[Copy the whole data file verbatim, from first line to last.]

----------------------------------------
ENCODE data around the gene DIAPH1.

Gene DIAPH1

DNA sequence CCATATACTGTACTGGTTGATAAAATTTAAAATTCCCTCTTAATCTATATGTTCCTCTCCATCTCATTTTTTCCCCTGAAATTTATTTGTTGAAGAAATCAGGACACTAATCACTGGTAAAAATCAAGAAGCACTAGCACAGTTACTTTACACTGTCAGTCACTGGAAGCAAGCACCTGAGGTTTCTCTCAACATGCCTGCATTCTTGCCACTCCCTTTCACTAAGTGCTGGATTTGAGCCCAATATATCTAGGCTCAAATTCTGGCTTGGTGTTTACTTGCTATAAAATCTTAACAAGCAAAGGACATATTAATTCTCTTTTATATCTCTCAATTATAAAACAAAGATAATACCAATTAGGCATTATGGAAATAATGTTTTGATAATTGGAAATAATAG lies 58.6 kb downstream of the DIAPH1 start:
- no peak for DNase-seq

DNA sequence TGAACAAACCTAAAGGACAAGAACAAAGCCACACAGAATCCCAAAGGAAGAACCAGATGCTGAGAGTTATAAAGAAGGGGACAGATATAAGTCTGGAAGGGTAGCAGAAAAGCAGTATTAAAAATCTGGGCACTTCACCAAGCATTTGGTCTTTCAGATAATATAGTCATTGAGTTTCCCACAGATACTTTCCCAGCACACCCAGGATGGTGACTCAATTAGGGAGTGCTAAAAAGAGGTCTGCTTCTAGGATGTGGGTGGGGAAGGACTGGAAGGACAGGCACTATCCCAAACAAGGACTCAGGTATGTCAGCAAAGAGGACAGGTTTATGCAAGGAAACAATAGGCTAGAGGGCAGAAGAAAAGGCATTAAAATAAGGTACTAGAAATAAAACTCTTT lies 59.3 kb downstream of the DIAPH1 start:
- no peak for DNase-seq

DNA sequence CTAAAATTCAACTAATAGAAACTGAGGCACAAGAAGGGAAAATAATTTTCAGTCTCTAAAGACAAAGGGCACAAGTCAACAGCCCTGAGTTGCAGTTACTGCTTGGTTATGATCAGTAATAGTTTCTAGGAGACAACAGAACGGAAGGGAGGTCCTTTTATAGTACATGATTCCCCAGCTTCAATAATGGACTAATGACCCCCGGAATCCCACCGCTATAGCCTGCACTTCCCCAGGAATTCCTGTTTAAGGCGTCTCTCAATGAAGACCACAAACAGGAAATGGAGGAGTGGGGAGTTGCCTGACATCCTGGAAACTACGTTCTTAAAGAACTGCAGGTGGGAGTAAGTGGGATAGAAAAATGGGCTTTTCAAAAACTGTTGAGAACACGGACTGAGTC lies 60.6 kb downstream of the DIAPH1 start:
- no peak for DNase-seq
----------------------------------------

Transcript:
ENCODE data around the gene DIAPH1.

Gene DIAPH1

DNA sequence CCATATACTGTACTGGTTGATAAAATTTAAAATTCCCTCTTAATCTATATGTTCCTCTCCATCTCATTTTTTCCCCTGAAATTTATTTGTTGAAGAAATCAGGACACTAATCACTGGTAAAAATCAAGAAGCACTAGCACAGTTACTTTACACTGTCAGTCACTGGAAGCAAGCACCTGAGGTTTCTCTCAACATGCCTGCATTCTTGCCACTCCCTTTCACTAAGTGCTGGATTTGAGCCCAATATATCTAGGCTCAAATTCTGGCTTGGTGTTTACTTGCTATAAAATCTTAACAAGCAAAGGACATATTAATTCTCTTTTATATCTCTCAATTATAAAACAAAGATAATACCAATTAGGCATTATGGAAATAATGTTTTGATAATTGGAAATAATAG lies 58.6 kb downstream of the DIAPH1 start:
- no peak for DNase-seq

DNA sequence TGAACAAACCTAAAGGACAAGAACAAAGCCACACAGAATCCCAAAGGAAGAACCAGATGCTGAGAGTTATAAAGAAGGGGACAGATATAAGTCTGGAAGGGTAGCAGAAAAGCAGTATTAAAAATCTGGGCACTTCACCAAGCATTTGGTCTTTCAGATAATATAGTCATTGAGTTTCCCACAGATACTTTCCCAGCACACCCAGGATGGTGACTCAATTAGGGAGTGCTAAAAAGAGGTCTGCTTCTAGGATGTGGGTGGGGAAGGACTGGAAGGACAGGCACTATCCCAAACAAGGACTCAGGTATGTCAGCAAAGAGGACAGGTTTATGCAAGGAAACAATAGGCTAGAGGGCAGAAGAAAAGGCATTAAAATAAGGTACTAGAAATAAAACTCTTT lies 59.3 kb downstream of the DIAPH1 start:
- no peak for DNase-seq

DNA sequence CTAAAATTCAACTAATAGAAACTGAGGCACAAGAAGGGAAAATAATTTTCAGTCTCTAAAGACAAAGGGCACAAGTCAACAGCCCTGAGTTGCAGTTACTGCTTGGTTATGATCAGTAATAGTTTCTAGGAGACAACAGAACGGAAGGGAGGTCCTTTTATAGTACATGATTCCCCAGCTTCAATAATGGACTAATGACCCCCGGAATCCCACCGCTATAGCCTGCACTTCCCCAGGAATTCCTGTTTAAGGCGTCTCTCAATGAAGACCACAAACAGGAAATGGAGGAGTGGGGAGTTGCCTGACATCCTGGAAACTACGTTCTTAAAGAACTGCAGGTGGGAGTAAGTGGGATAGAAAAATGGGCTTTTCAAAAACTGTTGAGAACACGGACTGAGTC lies 60.6 kb downstream of the DIAPH1 start:
- no peak for DNase-seq